March 01, 2020
Is there anything more frustrating than writing a top-notch speech for your school assignment, only to fumble through the presentation? Contrary to popular belief, effective public speaking is an acquirable set of skills that anyone can learn, just like riding a bike or learning a new language. And if you’re facing a fear of public speaking? You’ll be glad to learn that you can overcome that too – we’ve got the tips to help you get your public speaking skills on track.

1. Clarify your ideas

Here’s a hard fact: If you can’t sum up your idea in a few sentences, you don’t know your topic well enough.

No matter what you’re presenting, if you can’t fully understand the concept you’re trying to relate, then you’re bound to end up with a long-winded speech and a foggy purpose – and that’s not the goal of effective public speaking.

Try it as an exercise; write down your speech’s concept in 2-3 sentences. If you can’t do it, go back to the drawing board; research, re-write and retry your speech again. Now try writing the concept down in a single sentence. Clarity is the key to effective speech-writing. It also means you’re better equipped to improvise your speech if you drop a sentence or can’t remember your lines.


2. Face your fears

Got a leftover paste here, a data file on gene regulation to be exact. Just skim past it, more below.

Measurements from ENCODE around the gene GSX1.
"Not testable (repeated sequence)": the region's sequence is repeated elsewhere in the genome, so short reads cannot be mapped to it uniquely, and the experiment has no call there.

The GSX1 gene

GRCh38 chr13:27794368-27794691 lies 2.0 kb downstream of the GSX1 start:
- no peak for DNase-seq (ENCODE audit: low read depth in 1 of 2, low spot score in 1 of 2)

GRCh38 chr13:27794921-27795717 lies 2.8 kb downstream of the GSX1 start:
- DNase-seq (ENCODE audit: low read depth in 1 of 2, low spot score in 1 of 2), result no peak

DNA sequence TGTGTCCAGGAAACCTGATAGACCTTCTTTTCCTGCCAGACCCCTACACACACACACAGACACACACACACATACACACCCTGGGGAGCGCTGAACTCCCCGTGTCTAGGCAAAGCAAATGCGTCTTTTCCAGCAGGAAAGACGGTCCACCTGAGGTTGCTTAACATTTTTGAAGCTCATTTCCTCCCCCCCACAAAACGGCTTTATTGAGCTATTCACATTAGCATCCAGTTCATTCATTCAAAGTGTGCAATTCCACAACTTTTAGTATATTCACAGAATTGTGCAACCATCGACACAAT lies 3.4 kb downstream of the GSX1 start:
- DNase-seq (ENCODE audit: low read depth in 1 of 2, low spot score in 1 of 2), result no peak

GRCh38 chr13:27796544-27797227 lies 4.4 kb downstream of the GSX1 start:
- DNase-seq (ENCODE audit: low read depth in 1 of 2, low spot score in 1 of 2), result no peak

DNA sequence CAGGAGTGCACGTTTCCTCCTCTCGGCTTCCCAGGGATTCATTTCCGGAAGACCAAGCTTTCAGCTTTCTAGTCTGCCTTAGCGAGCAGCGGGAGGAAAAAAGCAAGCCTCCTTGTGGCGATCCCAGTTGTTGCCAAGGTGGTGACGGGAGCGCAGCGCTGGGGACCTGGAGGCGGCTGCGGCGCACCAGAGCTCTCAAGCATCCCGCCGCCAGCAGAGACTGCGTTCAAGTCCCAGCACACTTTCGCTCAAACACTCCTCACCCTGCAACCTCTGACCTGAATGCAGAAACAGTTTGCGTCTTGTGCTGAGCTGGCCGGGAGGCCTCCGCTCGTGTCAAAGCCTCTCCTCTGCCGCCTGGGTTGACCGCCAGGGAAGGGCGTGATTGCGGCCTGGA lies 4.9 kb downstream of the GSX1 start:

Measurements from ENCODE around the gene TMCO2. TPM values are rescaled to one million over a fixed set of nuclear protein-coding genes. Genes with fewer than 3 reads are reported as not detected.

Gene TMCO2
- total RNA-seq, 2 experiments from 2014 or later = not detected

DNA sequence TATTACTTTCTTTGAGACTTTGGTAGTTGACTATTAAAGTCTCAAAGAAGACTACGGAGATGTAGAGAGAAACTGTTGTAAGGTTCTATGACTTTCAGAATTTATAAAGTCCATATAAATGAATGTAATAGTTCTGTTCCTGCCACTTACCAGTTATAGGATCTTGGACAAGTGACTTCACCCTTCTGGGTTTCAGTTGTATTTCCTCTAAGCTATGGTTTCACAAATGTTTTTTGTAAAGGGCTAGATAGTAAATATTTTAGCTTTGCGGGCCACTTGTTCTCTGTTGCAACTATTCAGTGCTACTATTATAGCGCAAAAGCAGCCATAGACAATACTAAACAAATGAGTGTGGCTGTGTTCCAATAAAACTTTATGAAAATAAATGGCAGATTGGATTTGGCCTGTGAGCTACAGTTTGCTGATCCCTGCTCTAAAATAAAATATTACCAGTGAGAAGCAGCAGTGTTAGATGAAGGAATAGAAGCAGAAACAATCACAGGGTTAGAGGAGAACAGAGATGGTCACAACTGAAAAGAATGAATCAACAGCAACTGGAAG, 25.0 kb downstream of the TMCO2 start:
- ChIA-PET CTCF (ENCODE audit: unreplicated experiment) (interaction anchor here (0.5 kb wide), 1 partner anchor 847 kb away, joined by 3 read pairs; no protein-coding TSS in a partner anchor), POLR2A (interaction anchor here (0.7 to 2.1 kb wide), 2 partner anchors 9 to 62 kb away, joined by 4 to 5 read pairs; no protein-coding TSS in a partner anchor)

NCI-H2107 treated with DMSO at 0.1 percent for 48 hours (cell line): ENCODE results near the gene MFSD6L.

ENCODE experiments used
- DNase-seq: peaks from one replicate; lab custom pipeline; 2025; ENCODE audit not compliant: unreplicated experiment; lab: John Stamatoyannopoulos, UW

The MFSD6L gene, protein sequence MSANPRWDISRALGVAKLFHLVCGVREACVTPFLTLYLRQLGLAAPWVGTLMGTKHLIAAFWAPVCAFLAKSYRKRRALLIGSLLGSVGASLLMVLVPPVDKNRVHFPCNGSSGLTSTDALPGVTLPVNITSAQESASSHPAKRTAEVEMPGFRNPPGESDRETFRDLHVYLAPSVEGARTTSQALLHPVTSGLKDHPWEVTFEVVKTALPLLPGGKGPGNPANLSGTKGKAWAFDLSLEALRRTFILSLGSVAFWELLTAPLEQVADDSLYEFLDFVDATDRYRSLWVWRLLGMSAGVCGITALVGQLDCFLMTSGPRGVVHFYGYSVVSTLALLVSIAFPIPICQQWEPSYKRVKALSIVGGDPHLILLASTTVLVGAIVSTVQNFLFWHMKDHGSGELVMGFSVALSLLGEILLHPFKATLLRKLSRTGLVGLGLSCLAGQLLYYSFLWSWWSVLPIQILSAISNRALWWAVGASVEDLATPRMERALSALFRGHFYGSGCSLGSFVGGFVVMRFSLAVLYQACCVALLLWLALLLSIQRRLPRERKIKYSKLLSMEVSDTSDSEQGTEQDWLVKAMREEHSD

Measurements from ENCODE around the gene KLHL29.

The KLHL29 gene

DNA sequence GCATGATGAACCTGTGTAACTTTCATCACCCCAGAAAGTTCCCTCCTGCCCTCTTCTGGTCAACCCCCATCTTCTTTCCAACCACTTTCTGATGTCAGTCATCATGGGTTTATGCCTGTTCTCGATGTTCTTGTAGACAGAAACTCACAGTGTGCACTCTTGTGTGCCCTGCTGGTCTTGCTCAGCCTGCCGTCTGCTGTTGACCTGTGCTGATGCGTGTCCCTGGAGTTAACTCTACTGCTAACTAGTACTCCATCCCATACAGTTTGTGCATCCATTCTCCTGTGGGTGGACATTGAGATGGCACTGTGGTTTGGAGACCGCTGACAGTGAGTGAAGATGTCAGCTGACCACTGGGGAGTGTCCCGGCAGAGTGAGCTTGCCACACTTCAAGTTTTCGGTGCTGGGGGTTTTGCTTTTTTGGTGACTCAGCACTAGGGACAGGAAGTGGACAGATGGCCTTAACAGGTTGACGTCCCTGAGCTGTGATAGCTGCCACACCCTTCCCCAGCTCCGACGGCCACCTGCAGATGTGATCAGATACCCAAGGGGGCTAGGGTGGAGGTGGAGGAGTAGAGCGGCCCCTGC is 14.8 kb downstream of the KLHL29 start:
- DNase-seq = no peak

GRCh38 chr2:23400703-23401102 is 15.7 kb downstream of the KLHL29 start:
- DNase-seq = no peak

Practice, practice, practice. The best way to overcome your fear of public speaking is to dive right in: Gather your family for a practice round in conditions that mimic the classroom, i.e. have them sit silently in front of you while you deliver your speech. Round up your friends and get them to act as a captive audience. Or you can even try taking up debating or drama lessons. Making public speaking more frequent is going to make the real thing less scary.

Once you’re up in front of your peers, notice what is happening to your body during times of nervousness. Does your breathing get faster? Does your heart start to race? Are your hands shaking? These are natural symptoms of fear or nervousness, and they can be overcome with slower breathing or distracting your brain from the source of the nerves.

Try breathing out for 6 seconds, then breathing in for 4 seconds. Repeat as long as necessary for your breathing to return to normal.

If your nerves appear while you’re waiting for your turn to speak, seek out sources of distraction from where you’re sitting. Read signs hung up around the classroom, check your planner for your next class or scribble a drawing in your notebook – anything that can take your mind off of the fear.


3. Take it from the experts

Everyone loves a great TED Talk. They’re the epitome of effective public speaking; inspiring, emotional and always charismatic. Curator of TED Talks, Chris Anderson lets us in on the secrets of making a TED-worthy talk in this video:


What tips can you share for effective public speaking? We’d love to hear them!

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